BUMP PASS: The action of clasping one’s fingers together and using the forearms to hit pass the ball to a teammate or over the net.

CENTER LINE: The line under the net that divides the entire court into 2 equal parts.

DECOY: A move in which the actual spiker of the ball is disguised. This takes the opposing team by surprise.

DIG: The act of reaching a ball spiked by the opponents and passing it to a teammate.

DOUBLE HIT: An illegal move that implies that the same player has touched the ball twice in succession.

FLOATER: A serve that has often been mis-hit and its direction cannot be predicted as there is no spin or rotation on the ball.

FOUL: Any illegal violation of the rules.

HIT: Act of jumping up and forcefully ‘spiking’ or hitting the ball to the opposing court.

JUMP SERVE: A method of service where the ball is flung in the air and the server jumps to strike it.

KILL: A move or a strike that results in the gaining of a point.

MINTONETTE: This is what volleyball was officially known as earlier. The name was created by William Morgan.

READY POSITION: The position and stance that any player takes just before hitting the ball.

RED CARD: A disqualification by the referee. This implies that either a player must leave the game, the team forfeits a point, or a team forfeits a serve.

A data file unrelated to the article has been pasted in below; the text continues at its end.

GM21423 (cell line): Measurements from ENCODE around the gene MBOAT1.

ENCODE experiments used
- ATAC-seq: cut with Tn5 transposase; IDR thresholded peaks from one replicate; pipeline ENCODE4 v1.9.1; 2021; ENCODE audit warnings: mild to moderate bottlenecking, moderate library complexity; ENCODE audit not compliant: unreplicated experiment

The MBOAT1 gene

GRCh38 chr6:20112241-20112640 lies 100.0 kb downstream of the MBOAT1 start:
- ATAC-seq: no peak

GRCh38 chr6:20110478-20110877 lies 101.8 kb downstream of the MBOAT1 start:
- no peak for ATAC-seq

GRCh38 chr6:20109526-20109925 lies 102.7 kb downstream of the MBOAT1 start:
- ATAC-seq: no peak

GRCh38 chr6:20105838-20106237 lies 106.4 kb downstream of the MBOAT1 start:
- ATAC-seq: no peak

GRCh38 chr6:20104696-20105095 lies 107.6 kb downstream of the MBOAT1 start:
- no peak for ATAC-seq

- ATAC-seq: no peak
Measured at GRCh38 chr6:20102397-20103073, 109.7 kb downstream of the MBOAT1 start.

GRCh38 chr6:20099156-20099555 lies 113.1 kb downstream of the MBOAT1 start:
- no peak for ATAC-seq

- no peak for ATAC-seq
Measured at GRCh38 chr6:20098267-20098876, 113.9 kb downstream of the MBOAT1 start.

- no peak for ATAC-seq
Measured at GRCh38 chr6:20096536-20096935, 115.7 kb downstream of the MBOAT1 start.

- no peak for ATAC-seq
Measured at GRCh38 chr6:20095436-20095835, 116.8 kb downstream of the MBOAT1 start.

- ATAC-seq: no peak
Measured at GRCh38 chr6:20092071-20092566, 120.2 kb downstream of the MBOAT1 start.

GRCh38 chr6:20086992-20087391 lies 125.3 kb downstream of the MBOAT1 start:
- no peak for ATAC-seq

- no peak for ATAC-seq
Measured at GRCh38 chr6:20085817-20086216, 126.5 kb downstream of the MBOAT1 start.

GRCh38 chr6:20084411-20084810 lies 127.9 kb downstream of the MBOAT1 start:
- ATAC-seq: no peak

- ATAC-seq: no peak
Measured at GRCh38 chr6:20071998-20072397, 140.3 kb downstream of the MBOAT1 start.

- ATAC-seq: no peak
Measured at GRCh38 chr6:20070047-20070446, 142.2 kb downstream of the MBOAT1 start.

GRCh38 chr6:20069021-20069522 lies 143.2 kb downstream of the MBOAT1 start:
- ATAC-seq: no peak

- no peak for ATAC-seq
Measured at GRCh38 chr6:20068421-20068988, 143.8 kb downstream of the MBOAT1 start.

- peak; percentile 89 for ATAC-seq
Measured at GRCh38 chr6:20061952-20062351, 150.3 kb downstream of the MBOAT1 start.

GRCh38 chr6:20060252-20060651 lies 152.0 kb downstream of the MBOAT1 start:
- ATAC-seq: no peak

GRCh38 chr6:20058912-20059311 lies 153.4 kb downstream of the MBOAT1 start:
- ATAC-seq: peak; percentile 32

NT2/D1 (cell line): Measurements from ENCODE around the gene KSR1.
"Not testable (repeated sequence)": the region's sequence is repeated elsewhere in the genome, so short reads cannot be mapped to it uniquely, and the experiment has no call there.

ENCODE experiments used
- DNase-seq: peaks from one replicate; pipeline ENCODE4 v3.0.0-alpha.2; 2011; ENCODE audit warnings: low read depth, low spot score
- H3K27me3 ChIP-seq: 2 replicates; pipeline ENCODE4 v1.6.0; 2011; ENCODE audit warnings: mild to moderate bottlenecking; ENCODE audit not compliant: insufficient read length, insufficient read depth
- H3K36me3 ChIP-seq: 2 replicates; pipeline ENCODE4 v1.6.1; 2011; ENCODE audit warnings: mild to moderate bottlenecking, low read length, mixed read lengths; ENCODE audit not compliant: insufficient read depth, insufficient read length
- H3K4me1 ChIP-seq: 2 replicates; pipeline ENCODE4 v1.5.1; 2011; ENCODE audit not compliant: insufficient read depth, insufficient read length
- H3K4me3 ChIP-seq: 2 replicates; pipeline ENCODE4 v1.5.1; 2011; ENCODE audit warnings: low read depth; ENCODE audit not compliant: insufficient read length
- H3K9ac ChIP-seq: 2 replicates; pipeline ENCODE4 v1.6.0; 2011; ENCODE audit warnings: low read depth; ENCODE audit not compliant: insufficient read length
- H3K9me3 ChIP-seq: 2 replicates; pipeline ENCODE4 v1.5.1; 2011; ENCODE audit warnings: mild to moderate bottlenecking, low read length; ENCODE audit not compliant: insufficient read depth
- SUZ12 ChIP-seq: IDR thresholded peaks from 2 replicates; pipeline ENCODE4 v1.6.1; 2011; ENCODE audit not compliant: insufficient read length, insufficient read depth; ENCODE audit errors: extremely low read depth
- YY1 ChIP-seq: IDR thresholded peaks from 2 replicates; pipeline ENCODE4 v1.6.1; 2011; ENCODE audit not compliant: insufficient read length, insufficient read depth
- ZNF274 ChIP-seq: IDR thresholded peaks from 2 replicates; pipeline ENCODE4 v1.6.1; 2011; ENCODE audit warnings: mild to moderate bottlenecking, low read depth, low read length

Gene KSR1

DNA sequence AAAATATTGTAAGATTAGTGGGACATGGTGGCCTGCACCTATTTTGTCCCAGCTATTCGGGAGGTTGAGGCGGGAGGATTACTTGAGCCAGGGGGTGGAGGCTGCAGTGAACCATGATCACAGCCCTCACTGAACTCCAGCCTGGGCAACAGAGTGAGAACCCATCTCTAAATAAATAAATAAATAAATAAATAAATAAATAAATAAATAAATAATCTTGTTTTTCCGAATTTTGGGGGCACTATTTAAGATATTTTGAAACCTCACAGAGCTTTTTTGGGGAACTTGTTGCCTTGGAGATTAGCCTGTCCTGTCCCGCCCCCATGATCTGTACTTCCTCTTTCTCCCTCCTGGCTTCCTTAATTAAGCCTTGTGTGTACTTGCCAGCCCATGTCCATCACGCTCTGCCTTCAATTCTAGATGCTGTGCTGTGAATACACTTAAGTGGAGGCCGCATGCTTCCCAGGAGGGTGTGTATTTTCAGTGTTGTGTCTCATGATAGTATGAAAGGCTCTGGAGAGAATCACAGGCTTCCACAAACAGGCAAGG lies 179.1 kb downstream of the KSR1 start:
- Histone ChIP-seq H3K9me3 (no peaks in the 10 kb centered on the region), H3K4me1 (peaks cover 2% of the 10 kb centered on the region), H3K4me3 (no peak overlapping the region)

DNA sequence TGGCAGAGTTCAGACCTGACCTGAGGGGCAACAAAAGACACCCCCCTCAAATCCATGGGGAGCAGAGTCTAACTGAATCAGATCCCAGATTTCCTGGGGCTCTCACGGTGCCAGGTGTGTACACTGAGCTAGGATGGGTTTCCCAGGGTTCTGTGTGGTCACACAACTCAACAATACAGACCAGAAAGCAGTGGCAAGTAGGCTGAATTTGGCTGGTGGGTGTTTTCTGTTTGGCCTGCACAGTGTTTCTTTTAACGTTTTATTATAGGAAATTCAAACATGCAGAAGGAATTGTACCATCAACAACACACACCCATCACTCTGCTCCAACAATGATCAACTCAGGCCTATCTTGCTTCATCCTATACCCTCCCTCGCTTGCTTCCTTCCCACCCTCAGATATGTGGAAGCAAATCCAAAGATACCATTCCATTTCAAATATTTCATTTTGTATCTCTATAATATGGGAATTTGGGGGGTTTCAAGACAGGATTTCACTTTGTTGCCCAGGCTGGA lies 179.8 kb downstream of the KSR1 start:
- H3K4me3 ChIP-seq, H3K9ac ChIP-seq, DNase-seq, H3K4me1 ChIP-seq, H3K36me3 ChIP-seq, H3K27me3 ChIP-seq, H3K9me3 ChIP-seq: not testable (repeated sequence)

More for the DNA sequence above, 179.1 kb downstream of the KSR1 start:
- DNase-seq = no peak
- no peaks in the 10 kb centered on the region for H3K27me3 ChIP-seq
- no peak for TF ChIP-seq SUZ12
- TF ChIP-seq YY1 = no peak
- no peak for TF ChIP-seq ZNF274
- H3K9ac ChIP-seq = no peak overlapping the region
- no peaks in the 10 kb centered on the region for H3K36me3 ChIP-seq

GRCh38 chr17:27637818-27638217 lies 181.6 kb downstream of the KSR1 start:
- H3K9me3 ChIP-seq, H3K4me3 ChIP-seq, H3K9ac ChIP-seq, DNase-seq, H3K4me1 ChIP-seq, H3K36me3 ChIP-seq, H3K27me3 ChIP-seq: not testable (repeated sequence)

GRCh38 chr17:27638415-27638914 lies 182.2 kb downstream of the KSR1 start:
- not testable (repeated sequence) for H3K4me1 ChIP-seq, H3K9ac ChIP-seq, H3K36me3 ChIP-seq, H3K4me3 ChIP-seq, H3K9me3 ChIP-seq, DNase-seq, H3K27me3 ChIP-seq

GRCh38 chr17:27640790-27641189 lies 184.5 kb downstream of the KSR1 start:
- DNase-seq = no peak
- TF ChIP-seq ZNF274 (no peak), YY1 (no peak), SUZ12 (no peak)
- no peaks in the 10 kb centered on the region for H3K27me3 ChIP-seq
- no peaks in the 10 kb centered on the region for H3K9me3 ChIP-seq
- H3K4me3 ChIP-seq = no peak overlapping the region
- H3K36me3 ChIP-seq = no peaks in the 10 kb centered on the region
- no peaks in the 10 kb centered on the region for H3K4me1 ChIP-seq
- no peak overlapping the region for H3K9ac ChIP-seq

ROTATION: After a server has made his serve, all the players rotate in a clockwise movement.

SERVE: The game starts when one player serves the ball from the end line of his side of the court, into the opposing teams half.

SERVICE ERROR: A wrong service. This occurs when the service hits the net, or does not cross the net, or the ball falls out-of-bounds or the server’s foot crosses the line while serving.

SETTER: The person who has the crucial second touch of the ball. The third touch will be by a spiker, and the setter must set up the ball in a nice way for the spiker. He is one of the most important offensive players in a volleyball team.

SIDE OUT: A situation where the receiving team wins the right to serve. This occurs either because they have won a point, or because the serving team committed an error.

YELLOW CARD: A warning issued to any player. This does not accompany a loss

This guide is applicable for the game of volleyball played at any level. Knowing these terms can be a major help to any individual, who is a beginner in the game, and also any person who has been playing the sport for many many years.

Beach Volleyball Rules

Beach volleyball originated in South California, and now it is an Olympics team event. Presently, this game is popular all over the world, and even in landlocked countries like Switzerland.

Basics of Volleyball
Before we get to the rules, it is important that one knows the basics of volleyball, like the court measurement, etc. A beach volley ball court measures 26.25 feet by 52.5 feet. The game is played with two players on each side, but recreational games are played with 6 players on each side. Points are scored by making the ball touch the ground in the opponent’s side of the court, much like tennis. The game is played in sets of three―the first team to win two sets wins the match. A set is won after reaching the score of 21 (with a minimum difference of 2 points), and the third set is played only till 15 points, since it is like a tie breaker.